The dilemma of residential compounds design in Egypt
International Journal for Housing Science and Its Applications
Copyright Â© 2014 IAHS. This paper aims at identifying the socio-cultural factors that are behind users' preferences in new residential developments in Egypt. It addresses an important social and economic problem related to the large amount of investment in these developments. An exploratory study was conducted to investigate why most users make substantial changes in the design and finishes, resulting in a huge waste of resources. The reasons behind users choices and preferences in housing design in these developments are outlined and a comparative analysis between high-income class users and lower income class in other housing projects is performed in order to identify a trend based on cultural ideals. The hypothesis of the research states that 'Each socio-economic class has common requirements that form a trend in preferences of house components'. A brief description of the housing problem in Egypt is presented along with the different solutions that the government in cooperation with the private sector sought. A description of the current income class categories of the society is reviewed in terms of origin and sociological ideals and cultural transformations. A field survey is conducted where characteristics and uses of different internal layout of house components in residential projects around Cairo area are discussed and identified in order to identify users preferences. Research results on lower income class groups showed that users prefer to maintain the same basic trend in the use of the household components in spite of their limited resources, in a similar way as upper income groups; which challenges the hypothesis posed by the research.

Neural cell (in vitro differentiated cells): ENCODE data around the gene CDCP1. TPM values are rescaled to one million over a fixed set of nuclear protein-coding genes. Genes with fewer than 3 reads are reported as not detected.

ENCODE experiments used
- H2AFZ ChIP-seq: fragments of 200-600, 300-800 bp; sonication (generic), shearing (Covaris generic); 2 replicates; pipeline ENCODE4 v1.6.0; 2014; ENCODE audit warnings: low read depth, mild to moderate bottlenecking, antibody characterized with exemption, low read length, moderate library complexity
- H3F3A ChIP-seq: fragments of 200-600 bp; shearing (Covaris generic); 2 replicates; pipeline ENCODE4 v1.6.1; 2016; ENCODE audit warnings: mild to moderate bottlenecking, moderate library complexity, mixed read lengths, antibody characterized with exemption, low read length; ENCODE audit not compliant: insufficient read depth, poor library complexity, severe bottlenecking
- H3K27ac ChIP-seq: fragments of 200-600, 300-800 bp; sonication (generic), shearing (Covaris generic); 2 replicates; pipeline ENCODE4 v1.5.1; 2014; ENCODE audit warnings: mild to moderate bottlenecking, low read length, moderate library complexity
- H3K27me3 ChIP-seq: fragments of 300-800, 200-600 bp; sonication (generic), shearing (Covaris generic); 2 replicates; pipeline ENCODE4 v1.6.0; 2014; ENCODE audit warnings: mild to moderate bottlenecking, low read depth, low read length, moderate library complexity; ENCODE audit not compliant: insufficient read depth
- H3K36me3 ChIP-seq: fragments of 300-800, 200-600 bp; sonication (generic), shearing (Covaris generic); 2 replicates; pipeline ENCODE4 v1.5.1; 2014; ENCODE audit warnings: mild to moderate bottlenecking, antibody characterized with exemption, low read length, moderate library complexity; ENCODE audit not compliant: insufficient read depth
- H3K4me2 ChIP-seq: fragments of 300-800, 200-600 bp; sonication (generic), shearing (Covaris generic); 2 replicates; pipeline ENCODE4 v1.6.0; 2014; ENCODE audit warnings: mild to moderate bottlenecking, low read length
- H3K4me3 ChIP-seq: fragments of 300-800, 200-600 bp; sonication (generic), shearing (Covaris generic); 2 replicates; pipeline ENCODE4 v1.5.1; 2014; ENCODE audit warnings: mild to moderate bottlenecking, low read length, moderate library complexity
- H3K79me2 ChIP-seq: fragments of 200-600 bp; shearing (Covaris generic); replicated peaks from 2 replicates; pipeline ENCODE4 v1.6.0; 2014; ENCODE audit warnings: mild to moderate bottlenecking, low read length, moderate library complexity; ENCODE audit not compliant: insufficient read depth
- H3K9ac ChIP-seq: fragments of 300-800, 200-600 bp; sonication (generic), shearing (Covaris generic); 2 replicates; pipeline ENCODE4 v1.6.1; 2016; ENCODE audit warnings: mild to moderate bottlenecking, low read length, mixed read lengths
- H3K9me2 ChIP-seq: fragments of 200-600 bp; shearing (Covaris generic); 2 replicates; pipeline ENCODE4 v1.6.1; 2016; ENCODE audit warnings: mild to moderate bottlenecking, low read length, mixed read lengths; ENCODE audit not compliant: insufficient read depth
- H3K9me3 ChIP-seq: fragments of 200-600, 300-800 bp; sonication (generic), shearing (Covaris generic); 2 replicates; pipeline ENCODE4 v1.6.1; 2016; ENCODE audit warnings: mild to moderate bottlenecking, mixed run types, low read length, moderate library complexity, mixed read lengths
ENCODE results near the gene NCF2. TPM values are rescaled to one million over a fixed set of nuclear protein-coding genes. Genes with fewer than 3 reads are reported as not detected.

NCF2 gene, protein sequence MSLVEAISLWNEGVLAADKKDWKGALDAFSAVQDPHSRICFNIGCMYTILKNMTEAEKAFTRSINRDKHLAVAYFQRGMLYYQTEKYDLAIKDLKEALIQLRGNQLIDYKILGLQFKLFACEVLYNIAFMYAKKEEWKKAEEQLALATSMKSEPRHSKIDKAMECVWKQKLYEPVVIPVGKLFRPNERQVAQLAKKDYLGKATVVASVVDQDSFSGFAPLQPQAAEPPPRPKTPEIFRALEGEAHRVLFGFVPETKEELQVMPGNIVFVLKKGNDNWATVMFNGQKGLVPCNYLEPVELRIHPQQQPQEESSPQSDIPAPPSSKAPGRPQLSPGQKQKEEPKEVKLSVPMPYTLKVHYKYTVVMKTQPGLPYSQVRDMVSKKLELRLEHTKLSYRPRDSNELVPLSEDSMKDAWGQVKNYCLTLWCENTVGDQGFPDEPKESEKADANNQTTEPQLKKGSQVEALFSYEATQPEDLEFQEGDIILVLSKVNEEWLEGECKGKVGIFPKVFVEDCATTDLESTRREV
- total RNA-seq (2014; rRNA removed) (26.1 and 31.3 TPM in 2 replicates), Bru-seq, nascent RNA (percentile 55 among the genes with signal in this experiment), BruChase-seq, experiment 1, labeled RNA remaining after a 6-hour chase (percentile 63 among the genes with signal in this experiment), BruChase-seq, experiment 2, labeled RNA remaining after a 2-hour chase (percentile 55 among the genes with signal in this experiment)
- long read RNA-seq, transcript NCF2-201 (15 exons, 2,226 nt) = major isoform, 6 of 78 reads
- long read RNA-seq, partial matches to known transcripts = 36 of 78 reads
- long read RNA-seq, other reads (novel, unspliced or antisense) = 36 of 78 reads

(2014). The dilemma of residential compounds design in Egypt. International Journal for Housing Science and Its Applications, 38(4), 261–270.
"The dilemma of residential compounds design in Egypt." International Journal for Housing Science and Its Applications, vol. 38,no. 4, 2014, pp. 261–270.